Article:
Providing feedback should be an ongoing process in your employee onboarding strategy. The same goes for frequent check-ins. Managers and supervisors must meet weekly or monthly with employees, even after their onboarding period ends, to discuss current projects. You have to ensure that everyone feels comfortable with their position and workload and offer them further training and learning opportunities if they need them.

8. Set Goals Beyond The Onboarding Phase

For new employees to reach short-term goals, they must be aware of what needs to be achieved in the long term. Also, by showing interest in professionals’ career trajectories, you actively exhibit your intention to keep them in your company and make them part of corporate success. So, discuss their personal goals and how they align with organizational objectives.

9. Make It Easy To Find Resources

New hires, especially those in remote workplaces, may have trouble asking for additional resources or raising questions. They fear that too many messages or emails may annoy their colleagues. Make sure you have a database where they can easily locate common resources and find answers to FAQs. Moreover, managers should make themselves available, no matter the query, big or small.

Metrics That Help You Evaluate The Effectiveness Of Your Onboarding Strategy

Onboarding Satisfaction

Your employee onboarding strategy depends on new hires’ experiences and thoughts about your processes. You may conduct surveys every three months during the first year to show appreciation to your newly acquired employees and allow them to voice their concerns. You may ask them how valued they feel at work, if they have enough resources, if they feel like they’re moving toward their goals, and what they would improve in your onboarding.

360 Feedback

Various people are involved in a new hire’s onboarding process, including managers from different departments and peers. After the first three months of onboarding, you can ask everyone about their opinions on your strategy. They may have identified missing pieces, disorganized information, and unnecessary steps that hinder team members’ progression.

Retention And Turnover Rates

During recruitment, many companies make a lot of promises to candidates that they are not able to fulfill. That’s why employees leave their positions in search of a better job. Such occurrences result in high turnover rates and decreased retention, which means extra spending for you. If you notice people leaving your business soon after getting hired, you should evaluate your employee onboarding strategy. What is it that you do wrong? Maybe you can hold exit interviews and ask professionals directly what drove them away.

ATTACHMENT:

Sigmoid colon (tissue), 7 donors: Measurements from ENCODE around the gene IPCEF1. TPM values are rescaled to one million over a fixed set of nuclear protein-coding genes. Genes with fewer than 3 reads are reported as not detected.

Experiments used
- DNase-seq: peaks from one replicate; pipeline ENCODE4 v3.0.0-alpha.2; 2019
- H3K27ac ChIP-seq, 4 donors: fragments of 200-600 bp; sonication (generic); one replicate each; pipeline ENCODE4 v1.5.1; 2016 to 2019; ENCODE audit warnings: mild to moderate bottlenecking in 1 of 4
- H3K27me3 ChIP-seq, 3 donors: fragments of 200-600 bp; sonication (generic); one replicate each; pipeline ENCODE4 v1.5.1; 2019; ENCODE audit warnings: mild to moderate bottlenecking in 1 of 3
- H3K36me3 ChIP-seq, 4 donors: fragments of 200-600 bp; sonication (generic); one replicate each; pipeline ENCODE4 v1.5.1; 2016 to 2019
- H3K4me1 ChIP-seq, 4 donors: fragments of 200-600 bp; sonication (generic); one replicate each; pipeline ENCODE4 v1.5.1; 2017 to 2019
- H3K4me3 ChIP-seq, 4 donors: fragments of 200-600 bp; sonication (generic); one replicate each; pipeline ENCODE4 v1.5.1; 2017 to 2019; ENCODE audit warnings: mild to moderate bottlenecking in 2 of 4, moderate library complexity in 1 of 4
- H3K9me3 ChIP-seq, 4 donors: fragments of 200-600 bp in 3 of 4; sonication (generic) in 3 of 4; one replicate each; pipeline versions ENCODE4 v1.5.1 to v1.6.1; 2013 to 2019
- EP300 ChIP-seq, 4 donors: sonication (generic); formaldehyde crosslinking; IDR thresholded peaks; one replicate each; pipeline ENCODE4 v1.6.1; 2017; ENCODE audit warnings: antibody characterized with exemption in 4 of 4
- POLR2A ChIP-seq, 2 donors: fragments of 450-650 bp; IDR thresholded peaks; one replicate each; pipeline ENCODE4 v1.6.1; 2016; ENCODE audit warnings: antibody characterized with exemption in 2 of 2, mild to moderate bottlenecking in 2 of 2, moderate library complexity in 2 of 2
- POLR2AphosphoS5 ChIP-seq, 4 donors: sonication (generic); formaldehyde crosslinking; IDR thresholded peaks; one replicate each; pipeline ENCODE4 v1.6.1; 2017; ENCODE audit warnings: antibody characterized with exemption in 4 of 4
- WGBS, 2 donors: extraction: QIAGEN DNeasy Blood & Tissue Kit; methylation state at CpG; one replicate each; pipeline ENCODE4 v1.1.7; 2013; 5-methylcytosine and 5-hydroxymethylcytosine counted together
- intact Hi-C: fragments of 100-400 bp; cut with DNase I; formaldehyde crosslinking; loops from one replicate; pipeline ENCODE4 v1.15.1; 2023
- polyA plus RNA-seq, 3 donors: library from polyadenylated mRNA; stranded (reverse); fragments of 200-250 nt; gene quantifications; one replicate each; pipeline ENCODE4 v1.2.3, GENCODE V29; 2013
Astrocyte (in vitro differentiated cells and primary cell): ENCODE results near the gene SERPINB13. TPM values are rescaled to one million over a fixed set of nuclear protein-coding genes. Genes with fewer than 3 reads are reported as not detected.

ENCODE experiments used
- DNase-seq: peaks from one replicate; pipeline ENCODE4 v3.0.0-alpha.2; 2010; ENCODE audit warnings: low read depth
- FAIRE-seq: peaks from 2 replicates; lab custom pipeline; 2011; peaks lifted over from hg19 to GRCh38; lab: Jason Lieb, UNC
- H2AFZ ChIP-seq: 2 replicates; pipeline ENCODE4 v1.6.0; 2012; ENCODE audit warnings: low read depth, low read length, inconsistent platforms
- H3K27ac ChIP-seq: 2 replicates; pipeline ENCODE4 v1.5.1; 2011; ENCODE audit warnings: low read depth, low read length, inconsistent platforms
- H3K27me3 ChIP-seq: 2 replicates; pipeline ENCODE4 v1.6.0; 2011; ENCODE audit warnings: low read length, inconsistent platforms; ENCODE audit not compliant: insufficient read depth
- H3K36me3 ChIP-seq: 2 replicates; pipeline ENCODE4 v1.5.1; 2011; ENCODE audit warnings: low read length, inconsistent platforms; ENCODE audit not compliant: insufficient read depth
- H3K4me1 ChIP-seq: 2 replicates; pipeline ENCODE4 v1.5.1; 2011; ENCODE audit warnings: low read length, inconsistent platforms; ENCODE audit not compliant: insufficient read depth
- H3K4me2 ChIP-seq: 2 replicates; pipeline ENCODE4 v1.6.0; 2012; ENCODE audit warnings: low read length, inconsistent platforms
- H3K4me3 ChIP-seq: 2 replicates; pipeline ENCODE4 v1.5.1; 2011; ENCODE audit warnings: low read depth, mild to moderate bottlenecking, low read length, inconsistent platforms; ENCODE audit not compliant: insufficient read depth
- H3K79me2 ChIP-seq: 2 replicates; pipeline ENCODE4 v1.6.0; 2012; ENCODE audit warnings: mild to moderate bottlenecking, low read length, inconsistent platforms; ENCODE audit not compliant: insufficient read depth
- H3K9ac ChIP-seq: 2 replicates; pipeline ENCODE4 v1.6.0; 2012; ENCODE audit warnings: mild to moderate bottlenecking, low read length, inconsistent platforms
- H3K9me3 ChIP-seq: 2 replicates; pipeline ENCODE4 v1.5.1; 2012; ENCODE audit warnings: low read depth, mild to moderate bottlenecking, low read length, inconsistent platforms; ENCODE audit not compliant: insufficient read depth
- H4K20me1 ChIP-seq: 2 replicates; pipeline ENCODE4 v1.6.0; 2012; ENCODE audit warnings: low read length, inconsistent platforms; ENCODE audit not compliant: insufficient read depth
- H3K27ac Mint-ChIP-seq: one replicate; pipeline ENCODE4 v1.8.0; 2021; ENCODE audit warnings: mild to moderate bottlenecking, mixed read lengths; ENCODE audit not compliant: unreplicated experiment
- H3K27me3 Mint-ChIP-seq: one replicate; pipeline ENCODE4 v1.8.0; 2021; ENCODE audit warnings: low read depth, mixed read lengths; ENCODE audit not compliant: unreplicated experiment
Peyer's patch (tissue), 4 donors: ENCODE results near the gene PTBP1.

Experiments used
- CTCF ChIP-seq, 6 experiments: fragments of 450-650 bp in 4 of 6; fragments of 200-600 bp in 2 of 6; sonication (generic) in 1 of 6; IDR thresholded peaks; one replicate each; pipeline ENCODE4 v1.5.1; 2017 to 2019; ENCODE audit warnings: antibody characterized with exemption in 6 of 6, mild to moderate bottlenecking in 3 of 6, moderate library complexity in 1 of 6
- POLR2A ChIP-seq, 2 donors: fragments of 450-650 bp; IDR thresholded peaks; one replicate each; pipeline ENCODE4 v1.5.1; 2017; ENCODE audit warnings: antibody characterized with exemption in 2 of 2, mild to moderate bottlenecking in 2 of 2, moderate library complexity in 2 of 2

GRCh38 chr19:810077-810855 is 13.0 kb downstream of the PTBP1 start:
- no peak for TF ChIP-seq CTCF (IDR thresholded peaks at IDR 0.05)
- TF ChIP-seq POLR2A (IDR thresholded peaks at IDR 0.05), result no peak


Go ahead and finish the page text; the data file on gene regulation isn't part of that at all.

Training Completion Rates

Your employee onboarding process is meant to train people on their job responsibilities and immerse them in your company culture. But when completion rates are low and professionals take extra time to complete tasks, you must revise your decisions. Maybe your content lacks interactivity, or the structure disengages employees. Possibly, the allocated time frame isn’t enough for completing mandatory training. Therefore, make sure your material is engaging and team members have enough time to finalize it.

Time To Productivity

How long does it take your employees to become fully productive with minimal supervision? The sooner professionals get the hang of things and produce high-quality work, the more efficient and cost-effective onboarding is. For instance, if your company is involved in sales, you would calculate a team member’s time to productivity by noticing when they start making sales and generating money.


Engaging and successful employee onboarding strategies must take four crucial elements into account: goals, access, relationships, and context. You must know exactly what your end goals are and how each new hire contributes to these objectives. You should provide professionals necessary resources and assistance they need to achieve success and complete their training. In the meantime, leadership should foster a collaborative and respectful workplace where every team member feels valued. The last key ingredient for a successful onboarding recipe is offering everyone the tools they need to succeed. From technical tools to ergonomic office space, professionals should feel confident arriving at work every day.